Address delivered by Mr. Akinwunmi Ambode, governor of Lagos State, at The Nation’s 1st national forum on the economy at Lagos Airport Hotel, Ikeja, on Thursday, April 7, 2016.
I sincerely appreciate this initiative of the Management of The Nation Newspapers in organizing the maiden edition of National Forum on the Economy – with the theme: “National Economy, The Way Forward”.
Despite boasting the biggest economy in Africa, Nigeria’s economy remains largely undiversified with crude oil sales accounting for over 90% of total revenue. As a result, our economy is always vulnerable to volatilities in the international oil market coupled with the impact of many years of corruption and wastages. This is the reason for our present economic nightmare.
It is very unfortunate that we wasted the golden opportunity to deploy the trillions of dollars earned from our oil exports to develop the critical sectors of the economy including power, agriculture, industries, solid minerals, transportation infrastructure among others. No doubt, if we had done the right thing as some other oil producing countries did, keeping in mind that crude oil is a finite resource, we would not be experiencing the devastating effect of oil price crash on the scale we are experiencing it now.
We are now being forced to do, with pains, what we should have done with ease years ago. The task of charting a new direction for the economy is not going to be a tea party. Various policy options must be identified and assessed on the basis of our current situation and needs. Moving our economy forward requires thinking outside the box and doing things differently. We need creativity, innovation and the courage to take difficult and tough decisions.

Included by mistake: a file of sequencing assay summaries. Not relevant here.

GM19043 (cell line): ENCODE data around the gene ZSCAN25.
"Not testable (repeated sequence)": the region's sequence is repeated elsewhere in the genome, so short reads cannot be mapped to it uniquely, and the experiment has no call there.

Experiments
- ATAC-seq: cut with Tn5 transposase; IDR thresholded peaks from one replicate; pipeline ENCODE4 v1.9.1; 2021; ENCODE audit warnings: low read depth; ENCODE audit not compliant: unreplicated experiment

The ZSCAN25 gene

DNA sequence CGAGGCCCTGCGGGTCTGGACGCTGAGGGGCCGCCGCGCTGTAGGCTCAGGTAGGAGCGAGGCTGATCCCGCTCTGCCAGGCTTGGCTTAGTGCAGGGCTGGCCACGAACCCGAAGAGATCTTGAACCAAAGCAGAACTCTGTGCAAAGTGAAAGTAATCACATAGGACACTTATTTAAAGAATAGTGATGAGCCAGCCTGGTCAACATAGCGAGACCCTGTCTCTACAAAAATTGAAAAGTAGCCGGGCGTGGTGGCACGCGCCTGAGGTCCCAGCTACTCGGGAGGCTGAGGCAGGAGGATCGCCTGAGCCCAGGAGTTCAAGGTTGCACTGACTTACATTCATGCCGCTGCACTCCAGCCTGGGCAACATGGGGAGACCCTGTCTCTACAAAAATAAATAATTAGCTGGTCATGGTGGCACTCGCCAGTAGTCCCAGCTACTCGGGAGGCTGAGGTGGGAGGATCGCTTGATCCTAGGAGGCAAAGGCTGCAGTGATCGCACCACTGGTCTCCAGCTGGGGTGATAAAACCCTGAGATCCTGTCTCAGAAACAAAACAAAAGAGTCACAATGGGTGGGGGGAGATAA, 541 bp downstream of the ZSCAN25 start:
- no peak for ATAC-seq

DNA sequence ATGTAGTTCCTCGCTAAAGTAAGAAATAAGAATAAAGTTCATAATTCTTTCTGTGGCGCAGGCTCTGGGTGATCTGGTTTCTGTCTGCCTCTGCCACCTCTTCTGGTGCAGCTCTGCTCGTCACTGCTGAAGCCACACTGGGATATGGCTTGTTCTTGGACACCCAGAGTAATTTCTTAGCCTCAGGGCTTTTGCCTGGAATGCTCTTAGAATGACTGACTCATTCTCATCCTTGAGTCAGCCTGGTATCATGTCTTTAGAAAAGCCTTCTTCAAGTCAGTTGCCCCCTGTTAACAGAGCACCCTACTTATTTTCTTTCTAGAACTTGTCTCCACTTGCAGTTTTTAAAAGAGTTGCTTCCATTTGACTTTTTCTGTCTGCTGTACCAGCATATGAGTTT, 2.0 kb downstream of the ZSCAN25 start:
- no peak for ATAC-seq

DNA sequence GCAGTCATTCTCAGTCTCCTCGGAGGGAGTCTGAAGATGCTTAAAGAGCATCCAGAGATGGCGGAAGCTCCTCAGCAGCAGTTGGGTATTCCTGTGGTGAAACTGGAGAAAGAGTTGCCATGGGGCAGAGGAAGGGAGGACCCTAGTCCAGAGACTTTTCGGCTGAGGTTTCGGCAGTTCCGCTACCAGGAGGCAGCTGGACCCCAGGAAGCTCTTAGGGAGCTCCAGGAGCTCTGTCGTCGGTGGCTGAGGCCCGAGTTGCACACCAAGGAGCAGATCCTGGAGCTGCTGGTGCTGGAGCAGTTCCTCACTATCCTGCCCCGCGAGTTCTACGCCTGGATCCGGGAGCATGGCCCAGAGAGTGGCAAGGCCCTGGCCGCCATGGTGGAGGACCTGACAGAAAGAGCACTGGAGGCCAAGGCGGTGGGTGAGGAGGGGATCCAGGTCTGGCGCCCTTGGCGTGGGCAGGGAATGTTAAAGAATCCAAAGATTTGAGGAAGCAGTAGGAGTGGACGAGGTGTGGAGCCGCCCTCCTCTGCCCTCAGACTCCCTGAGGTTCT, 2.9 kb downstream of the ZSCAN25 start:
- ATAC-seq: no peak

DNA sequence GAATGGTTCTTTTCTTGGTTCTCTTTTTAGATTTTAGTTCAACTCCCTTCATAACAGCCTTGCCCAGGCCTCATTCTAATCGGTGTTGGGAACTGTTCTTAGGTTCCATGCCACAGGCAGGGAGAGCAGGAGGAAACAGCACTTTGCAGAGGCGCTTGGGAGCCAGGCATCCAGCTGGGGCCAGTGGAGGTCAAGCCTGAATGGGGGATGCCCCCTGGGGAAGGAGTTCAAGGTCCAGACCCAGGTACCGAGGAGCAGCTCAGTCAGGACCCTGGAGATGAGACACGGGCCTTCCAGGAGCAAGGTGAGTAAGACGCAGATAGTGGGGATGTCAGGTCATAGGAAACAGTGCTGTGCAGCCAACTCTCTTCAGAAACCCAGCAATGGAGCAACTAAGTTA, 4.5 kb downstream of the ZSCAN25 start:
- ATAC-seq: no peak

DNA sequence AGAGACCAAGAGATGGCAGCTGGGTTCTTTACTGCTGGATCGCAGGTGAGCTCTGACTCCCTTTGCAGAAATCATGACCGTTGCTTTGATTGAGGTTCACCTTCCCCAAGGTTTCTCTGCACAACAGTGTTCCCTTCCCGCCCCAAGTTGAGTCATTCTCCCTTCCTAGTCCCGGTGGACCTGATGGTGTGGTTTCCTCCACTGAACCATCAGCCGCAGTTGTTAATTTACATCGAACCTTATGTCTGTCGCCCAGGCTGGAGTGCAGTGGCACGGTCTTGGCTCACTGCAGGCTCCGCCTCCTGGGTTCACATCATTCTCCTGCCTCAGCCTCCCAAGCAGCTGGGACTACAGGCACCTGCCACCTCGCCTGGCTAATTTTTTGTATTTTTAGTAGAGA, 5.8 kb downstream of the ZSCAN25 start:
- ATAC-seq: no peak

The leadership of the country at national and state levels must have the courage to take tough decisions and make sacrifices in the near term which will, in the long run, make our economy stronger and sustainable and, consequently result in prosperity across all regions of Nigeria.
One way to revive our economy will be to explore and expand inter-State relations, strengthen regional competitiveness by maximising economies of scale, regional optimisation of assets and endowments and mitigation of afflictions and natural disasters. Other potential areas for inter-State collaboration include transport infrastructure to facilitate market linkages, education, market development, human capacity building, security and intelligence sharing, among others.
I must stress, however, that this idea is not an entirely uncharted territory for Nigeria. Prior to the oil boom era, Agriculture was the mainstay of Nigeria’s economy and contributed about 65% to the country’s GDP and represented close to 70% of total exports. Through farming, Nigeria was able to feed its population while major cash crops were exported to earn foreign exchange. From the cocoa and rubber plantations in the West, the groundnut pyramids and cotton in the north, to palm oil in the east; each region was identified by its economic areas of comparative advantage which were collectively harnessed towards ensuring food security and inclusive growth across the country.